37. 37.
    Thelen JM, Lunch SG, Bruce AS, Hancock LM, Bruce JM. Polypharmacy in multiple sclerosis: relationship with fatigue, perceived cognition, and objective cognitive performance. J Psychosom Res. 2014;76(5):400–4.Google Scholar
  38. 38.
    Abe T, Tamiya N, Kitahara T, Tojuda Y. Polypharmacy as a risk factor for hospital admission among ambulance-transported old-old patients. Acute Med Surg. 2015;3(2):107–13.Google Scholar
  39. 39.
    • Franchi C, Marcucci M, Mannucci PM, Tettamanti M, Pasina L, Fortino I, et al. Changes in clinical outcomes for community-dwelling older people exposed to incident chronic polypharmacy: a comparison between 2001 and 2009. Pharmacoepidemiol Drug Saf. 2016;25(2):204–11 Incident polypharmacy is evaluated in this study.Google Scholar
  40. 40.
    Leiss W, Méan M, Limacher A, Righini M, Jaeger K, Beer HJ, et al. Polypharmacy is associated with an increased risk of bleeding in elderly patients with venous thromboembolism. J Gen Intern Med. 2015;30(1):17–24.Google Scholar
  41. 41.
    Martinez-Gomez D, Guallar-Castillon P, Higueras-Fresnillo S, Banegas JR, Sadarangani KP, Rodriguez-Artelejo F. A healthy lifestyle attenuates the effect of polypharmacy on total and cardiovascular mortality: a national prospective cohort study. Sci Rep. 2018;8(1):12615.  https://doi.org/10.1038/s41598-018-30840-9.
  42. 42.
    Schoufour JD, Oppewal A, van der Maarl HJK, Hermans H, Evenhuis HM, Hilgenkamp TIM, et al. Multimorbidity and polypharmacy are independently associated with mortality in older people with intellectual disabilities: a 5-year follow-up from the HA-ID study. Am J Intellect Dev Disabil. 2018;123(1):72–82.Google Scholar
  43. 43.
    Catapano JS, Chapman AJ, Horner LP, Lu M, Fraser DR, Fildes JJ. Pre-injury polypharmacy predicts mortality in isolated severe traumatic brain injury patients. Am J Surg. 2017;213(6):1104–8.Google Scholar
  44. 44.
    Bonaga B, Sanchez-Jurado PM, Martinez-Reig M, Ariza G, Rodriguez-Manas L, Gnjidic D, et al. Frailty, polypharmacy, and health outcomes in older adults: the frailty and dependence in Albacete study. J Am Med Dir Assoc. 2018;19(1):46–52.Google Scholar
  45. 45.
    Iurlo A, Nobili A, Latagliata R, Bucelli C, Castagnetti F, Breccia M, et al. Imatinib and polypharmacy in very old patients with chronic myeloid leukemia: effects on response rate, toxicity and outcome. Oncotarget. 2016;7(48):80083–90.Google Scholar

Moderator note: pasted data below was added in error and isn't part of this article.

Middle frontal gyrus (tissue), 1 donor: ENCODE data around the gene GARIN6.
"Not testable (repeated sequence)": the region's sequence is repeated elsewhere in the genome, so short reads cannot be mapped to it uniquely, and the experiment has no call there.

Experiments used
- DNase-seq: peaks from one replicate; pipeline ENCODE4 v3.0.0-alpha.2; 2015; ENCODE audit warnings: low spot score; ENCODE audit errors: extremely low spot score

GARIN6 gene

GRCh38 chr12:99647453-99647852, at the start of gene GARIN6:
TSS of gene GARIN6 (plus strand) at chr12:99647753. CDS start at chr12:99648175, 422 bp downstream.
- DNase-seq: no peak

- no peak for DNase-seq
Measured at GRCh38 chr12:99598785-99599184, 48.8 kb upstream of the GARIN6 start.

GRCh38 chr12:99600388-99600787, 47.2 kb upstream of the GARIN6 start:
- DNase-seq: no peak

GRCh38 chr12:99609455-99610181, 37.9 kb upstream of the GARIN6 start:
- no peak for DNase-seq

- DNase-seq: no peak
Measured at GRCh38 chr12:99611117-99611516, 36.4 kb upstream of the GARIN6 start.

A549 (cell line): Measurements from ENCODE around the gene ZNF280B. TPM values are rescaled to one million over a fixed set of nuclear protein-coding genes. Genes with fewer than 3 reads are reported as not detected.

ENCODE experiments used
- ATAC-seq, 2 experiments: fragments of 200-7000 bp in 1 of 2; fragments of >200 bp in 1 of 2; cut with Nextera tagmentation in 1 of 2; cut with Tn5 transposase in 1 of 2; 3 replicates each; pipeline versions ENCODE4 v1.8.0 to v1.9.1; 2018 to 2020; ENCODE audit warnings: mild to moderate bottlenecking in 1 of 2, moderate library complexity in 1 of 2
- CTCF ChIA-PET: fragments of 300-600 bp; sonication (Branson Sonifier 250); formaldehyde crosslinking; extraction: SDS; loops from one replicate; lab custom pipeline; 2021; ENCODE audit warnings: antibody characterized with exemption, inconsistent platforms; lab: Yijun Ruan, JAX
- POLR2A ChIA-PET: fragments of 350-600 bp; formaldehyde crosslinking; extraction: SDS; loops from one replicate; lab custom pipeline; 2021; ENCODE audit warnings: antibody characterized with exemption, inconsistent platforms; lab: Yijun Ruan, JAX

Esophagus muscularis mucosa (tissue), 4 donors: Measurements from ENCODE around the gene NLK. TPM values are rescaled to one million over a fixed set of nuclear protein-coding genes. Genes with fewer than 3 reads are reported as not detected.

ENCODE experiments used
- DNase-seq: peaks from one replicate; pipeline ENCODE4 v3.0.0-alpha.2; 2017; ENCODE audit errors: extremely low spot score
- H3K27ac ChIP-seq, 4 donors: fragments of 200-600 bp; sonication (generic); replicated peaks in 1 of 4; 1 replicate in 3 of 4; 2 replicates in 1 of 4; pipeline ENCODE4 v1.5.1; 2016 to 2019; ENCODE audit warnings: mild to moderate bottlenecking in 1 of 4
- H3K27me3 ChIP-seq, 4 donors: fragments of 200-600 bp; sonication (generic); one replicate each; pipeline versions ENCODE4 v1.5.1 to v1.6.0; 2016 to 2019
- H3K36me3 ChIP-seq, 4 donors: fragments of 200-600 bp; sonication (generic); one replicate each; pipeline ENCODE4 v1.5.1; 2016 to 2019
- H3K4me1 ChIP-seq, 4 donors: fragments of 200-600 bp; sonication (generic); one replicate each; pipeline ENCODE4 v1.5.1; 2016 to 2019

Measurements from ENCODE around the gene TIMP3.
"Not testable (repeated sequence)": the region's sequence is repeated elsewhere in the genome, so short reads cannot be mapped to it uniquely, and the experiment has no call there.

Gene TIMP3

46. 46.
    Lewandowski-Romps L, Schroeder HM, Berglund PA, Colpe LJ, Cox K, Hauret K, et al. Medical-encounter mental health diagnoses, non-fatal injury and polypharmacy indicators of risk for accident death in the US Army enlisted soldiers, 2004–2009. Prev Med. 2018;111:299–306.Google Scholar
  47. 47.
    Köning M, Spira D, Ilja D, Steinhagen-Thiessen E, Norman K. Polypharmacy as a risk factor for clinically relevant sarcopenia: Results from the Berlin Aging Study II. J Gerontol A Biol Sci Med Sci. 2017;73(1):117–22.Google Scholar
  48. 48.
    Okada M, Okada K, Fujii K. Influence of polypharmacy on heart rate variability in older adults at the Hiroshima atomic bomb survivors recuperation research center, Japan. PloS One. 2018;13(12):e0209081.Google Scholar
  49. 49.
    Meraya AM, Dwibedi N, Sambamoorthi U. Polypharmacy and health-related quality of life among US adults with arthritis, medical expenditure panel survey, 2010-2012. Prev Chronic Dis. 2016;13:E132.Google Scholar
  50. 50.
    Lalic S, Sluggett JK, Ilomäki J, Wimmer BC, Tan EC, Robson L, et al. Polypharmacy and medication regimen complexity as risk factors for hospitalization among residents of long-term care facilities: A prospective cohort study. J Am Med Dir Assoc. 2016;17(11):1067.e1–6.Google Scholar
  51. 51.
    Wimmer BC, Dent E, Visvanathan R, Wiese MD, Johnell K, Chapman I, et al. Polypharmacy and medication regimen complexity as factors associated with hospital discharge destination among older people: a prospective cohort study. Drugs Aging. 2014;31(8):623–30.Google Scholar
  52. 52.
    Razavi D, Lindblad M, Bexelius T, Oskarsson V, Sadr-Azodi O, Ljung R. Polypharmacy and risk of acute pancreatitis. Pharmacoepidemiol Drug Saf. 2016;25(11):1337–41.Google Scholar
  53. 53.
    Appleton SC, Abel GA, Payne RA. Cardiovascular polypharmacy is not associated with unplanned hospitalisation: evidence from a retrospective cohort study. BMC Fam Pract. 2014;15:58.Google Scholar
  54. 54.
    Gomez C, Vega-Quiroga S, Bermego-Pareja F, Medrano MJ, Louis ED, Benito-Leon J. Polyparmacy in the elderly: a marker of increased risk of mortality in a population-based prospective study (NEDICES). Gerontology. 2015;61(4):301–9.Google Scholar
  55. 55.
    Woopen H, Richter R, Ismaeel F, Chekerov R, Roots I, Siepmann T, et al. The influence of polypharmacy on grade III/IV toxicity, prior discontinuation of chemotherapy and overall survival in ovarian cancer. Gynecol Oncol. 2016;140(3):554–8.Google Scholar
  56. 56.
    Elliot K, Tooze JA, Geller R, Powell BL, Pardee TS, Ritchie E, et al. The prognostic importance of polypharmacy in older adults treated for acute myelogenous leukemia (AML). Leuk Res. 2014;38(10):1184–90.Google Scholar
  57. 57.
    Secora A, Alexander GC, Ballew SH, Coresh J, Grams ME. Kidney function, polypharmacy, and potentially inappropriate medication use in a community-based cohort of older adults. Drugs Aging. 2018;35(8):735–50.Google Scholar
  58. 58.